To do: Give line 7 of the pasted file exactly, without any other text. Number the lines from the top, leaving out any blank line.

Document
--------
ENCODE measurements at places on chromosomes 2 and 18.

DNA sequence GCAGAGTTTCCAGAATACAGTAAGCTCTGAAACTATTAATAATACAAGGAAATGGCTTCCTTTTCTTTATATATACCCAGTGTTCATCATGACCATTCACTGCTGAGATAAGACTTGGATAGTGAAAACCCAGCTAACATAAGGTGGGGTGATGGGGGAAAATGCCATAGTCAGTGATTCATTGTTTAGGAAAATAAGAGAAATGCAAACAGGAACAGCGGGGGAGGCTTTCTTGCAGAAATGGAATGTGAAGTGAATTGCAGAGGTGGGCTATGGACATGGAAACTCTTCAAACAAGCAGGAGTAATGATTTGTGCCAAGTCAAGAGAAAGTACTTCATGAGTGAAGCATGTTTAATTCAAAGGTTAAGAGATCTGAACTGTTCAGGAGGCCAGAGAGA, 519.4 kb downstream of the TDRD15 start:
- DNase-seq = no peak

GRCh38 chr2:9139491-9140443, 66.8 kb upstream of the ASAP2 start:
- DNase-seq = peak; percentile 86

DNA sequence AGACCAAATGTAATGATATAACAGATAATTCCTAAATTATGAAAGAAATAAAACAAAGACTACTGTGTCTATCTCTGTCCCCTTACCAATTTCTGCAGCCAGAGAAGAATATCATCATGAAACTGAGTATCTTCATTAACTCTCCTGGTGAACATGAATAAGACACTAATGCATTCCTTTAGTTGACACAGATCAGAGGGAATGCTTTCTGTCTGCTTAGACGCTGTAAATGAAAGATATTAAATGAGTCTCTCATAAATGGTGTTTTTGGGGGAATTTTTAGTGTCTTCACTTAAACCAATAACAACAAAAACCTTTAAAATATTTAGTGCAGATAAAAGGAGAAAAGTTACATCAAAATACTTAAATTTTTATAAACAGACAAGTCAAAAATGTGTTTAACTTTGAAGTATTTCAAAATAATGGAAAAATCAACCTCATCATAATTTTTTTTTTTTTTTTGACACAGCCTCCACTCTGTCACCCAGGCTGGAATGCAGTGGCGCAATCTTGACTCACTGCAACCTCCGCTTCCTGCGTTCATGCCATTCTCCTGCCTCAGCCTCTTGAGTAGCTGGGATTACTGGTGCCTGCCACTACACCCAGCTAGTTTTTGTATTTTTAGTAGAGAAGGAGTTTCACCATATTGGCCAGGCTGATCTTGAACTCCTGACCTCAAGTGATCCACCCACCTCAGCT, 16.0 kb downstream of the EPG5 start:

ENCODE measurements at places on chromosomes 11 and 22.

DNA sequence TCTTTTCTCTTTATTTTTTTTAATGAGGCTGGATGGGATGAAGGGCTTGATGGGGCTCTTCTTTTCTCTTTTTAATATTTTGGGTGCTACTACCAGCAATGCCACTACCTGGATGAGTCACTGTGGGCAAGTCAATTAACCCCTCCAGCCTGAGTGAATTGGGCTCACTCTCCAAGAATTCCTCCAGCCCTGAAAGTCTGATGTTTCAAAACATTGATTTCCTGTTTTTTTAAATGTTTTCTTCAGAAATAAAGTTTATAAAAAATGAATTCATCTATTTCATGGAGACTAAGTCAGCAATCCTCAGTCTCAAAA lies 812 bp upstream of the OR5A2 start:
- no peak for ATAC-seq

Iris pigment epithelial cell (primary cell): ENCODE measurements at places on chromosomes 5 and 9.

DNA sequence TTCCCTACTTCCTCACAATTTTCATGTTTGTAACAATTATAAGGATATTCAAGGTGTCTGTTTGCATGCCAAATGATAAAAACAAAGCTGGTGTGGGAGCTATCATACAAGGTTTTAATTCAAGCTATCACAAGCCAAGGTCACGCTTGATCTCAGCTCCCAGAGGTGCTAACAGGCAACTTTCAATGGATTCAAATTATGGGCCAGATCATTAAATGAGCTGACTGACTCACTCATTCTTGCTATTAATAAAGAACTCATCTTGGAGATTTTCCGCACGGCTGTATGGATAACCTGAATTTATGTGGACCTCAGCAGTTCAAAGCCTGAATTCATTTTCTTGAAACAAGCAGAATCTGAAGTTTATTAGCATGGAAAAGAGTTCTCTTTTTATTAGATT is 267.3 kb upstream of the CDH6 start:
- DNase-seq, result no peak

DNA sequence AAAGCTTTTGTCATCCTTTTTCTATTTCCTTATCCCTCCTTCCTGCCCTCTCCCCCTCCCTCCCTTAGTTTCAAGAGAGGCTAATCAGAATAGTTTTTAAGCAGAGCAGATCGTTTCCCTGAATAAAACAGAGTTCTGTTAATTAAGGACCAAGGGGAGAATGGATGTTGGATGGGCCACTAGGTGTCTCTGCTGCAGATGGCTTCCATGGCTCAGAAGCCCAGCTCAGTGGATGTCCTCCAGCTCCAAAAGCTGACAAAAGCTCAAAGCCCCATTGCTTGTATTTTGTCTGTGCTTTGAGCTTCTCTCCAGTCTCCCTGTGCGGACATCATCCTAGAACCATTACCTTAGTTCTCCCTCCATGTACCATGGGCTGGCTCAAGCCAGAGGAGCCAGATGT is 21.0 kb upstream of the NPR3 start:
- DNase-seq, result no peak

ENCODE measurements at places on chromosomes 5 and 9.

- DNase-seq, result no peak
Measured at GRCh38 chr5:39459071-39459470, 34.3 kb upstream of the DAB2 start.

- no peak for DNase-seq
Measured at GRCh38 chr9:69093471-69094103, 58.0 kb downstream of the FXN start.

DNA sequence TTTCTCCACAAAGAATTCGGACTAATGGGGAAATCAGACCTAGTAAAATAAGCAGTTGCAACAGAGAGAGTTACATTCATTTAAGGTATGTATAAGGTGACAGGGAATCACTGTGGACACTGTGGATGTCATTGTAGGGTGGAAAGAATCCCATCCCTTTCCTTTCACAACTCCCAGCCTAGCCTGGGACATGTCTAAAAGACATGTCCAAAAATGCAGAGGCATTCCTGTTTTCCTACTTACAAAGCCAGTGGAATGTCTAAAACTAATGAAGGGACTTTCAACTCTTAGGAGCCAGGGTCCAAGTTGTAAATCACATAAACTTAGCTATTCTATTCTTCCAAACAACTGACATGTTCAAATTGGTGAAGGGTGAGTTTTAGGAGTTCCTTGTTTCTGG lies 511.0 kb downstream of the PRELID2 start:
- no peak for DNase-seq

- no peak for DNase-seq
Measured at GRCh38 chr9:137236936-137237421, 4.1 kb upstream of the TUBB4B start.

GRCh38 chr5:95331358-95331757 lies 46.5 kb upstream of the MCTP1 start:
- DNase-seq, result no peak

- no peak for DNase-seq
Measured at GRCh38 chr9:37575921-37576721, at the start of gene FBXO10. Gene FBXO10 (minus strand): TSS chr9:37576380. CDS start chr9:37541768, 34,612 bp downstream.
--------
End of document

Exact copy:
ENCODE measurements at places on chromosomes 11 and 22.